Good fences don't always mean good neighbors. The angle from which you look at them is key. As seen from the street, no one would mind having this tree-lined fence in South L.A. next door:
But if we helicopter up to a bird's eye P.O.V. on that fence, well, the neighbors might have some second thoughts.
The Los Angeles City Council today took the first step toward putting a stop to hydraulic fracturing and other similar drilling methods that energy companies use to extract petroleum and natural gas.
The council voted 10-0 to direct the city attorney to write an ordinance that would impose a moratorium on such activity at oil wells and fields within the city.
Council members say "unconventional" drilling practices -- often referred to as fracking, acidization, and gravel-packing -- endanger the city's water supply and increase the risk of earthquakes.
Some oil production companies operating within the city employ acidization, which uses corrosive chemicals to dissolve rock formations around oil deposits, according to city officials.
If Los Angeles's moratorium ordinance is approved, it would stay in effect until oil companies can assure that the city's water supply is safe, that the practice does not otherwise harm the environment and the companies are fully disclosing the chemicals used, according to the motion by councilmen Paul Koretz and Mike Bonin.
ReWire has reported previously on a form of oil well enhancement in California that doesn't get much attention from the press, namely, offshore fracking. At least 12 rigs off the coast of California inject proprietary mixes of potentially dangerous chemicals into undersea rock formations at high pressure. They do this in order to break those rocks up which makes it easier to pump out the crude.
That's the process commonly known as fracking, short for hydraulic fracturing. The fluid pumped into the wells usually gets pumped back out again as wastewater. And if you suddenly have an uneasy feeling about where those offshore rigs dispose of that wastewater, you may well be correct. About half of the state's offshore rigs pump at least some of their wastewater right into the Santa Barbara Channel.
According to the Center for Biological Diversity, oil rig operators have federal permits to dump more than nine billion gallons of fracking wastewater into California's ocean waters each year. That's enough wastewater to fill more than 100 stadiums the size of the Rose Bowl brim-full of toxic waste. And CBD wants the Environmental Protection Agency to do something about it.
It's official: a wind power project that would have generated up to 250 megawatts of power with as many as 85 turbines in the San Diego County backcountry is off the table.
The Shu'luuk Wind Project, proposed by the firm Invenergy for up to 4,000 acres of the Campo Indian Reservation, suffered a mortal blow last June when the tribe's General Council voted 44-34 to oppose the project. Opposition stemmed from concerns over quality of life, the risk of fire, and perceived health impacts of the project.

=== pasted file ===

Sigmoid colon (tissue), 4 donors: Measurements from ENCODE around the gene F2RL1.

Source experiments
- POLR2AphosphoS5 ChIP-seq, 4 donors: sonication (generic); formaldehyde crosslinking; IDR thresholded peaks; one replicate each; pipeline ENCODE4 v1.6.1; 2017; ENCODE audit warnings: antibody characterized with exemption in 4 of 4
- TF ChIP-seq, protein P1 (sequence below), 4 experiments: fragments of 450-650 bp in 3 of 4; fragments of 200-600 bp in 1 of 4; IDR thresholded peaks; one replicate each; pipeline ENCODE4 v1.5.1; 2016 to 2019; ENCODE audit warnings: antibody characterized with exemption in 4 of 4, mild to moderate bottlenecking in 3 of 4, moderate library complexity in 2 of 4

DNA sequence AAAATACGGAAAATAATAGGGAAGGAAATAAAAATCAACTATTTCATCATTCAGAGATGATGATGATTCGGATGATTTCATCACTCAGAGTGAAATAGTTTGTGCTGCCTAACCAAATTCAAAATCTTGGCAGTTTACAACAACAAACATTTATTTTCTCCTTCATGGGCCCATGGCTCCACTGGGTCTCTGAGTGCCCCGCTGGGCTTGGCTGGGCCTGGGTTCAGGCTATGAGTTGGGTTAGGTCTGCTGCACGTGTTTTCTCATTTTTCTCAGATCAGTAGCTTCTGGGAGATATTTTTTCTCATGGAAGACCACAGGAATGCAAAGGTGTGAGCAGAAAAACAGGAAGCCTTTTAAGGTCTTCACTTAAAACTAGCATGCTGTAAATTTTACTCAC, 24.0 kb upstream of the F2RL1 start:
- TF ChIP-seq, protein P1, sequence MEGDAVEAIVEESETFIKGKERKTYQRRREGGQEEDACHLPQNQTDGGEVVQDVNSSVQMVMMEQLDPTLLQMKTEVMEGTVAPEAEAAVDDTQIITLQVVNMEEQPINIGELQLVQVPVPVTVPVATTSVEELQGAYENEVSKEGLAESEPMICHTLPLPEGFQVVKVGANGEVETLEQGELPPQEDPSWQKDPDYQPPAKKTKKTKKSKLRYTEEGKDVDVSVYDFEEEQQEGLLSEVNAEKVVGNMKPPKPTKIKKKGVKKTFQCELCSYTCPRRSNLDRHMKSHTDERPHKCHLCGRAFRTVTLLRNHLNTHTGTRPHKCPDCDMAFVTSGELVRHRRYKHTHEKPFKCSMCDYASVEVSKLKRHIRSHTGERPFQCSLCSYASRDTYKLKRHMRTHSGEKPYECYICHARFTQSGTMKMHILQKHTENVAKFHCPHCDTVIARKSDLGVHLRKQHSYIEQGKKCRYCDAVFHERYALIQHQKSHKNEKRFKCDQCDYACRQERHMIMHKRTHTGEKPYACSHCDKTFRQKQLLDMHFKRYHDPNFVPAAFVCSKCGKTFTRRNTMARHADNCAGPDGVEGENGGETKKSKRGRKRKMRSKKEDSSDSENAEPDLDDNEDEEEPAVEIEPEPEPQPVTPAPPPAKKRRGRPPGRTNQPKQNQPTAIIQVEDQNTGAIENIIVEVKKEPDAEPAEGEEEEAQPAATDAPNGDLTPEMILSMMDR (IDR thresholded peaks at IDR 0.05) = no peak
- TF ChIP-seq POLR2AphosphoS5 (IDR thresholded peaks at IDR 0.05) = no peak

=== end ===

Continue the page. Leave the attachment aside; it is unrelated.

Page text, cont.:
Though the project's proponents had suggested last June that they might seek another vote on the project, the tribe subsequently canceled its lease with the project's proponent Invenergy. On Thursday, the Bureau of Indian Affairs announced that it was cancelling the project's final Environmental Impact Statement (EIS), thus sticking the proverbial fork in Shu'luuk Wind.
As the Ivanpah Solar Electric Generating System seems to slowly come online, California is setting new peaks for solar power generation. A record of just over 3,600 megawatts in peak solar power output reached on Friday seems to have already fallen.
On Friday, the state's utility-scale solar facilities contributed 24,183 megawatt-hours of power to the state's grid, according to the California Independent System Operator (CaISO). The state's peak solar output reached 3,605 megawatts, a new record.
But that record may be history, as CaISO's automatically generated renewable energy output figures for today seem to indicate that the state's wholesale solar output just edged past 3,800 megawatts for about twenty minutes starting at about 10:30 a.m.
One million electric vehicles in 10 years is the goal of a new bill introduced in Sacramento. The "Charge Ahead California" bill is geared toward improving air quality, especially in low-income communities most impacted by pollution.
Michelle Kinman, clean-energy advocate for Environment California, one of the bill's sponsors, said the bill would expand current rebate programs for electric vehicles "by improving access to credit for low-income community members, as well as looking to do some pilot programs for car-sharing and putting charging infrastructure into multi-family apartment units."
One-third of all electric vehicles in the nation are in California, which Kinman called a great start. But, she said more needs to be done because seven of the 10 worst-polluted cities in the United States are in California, according to the state chapter of the American Lung Association.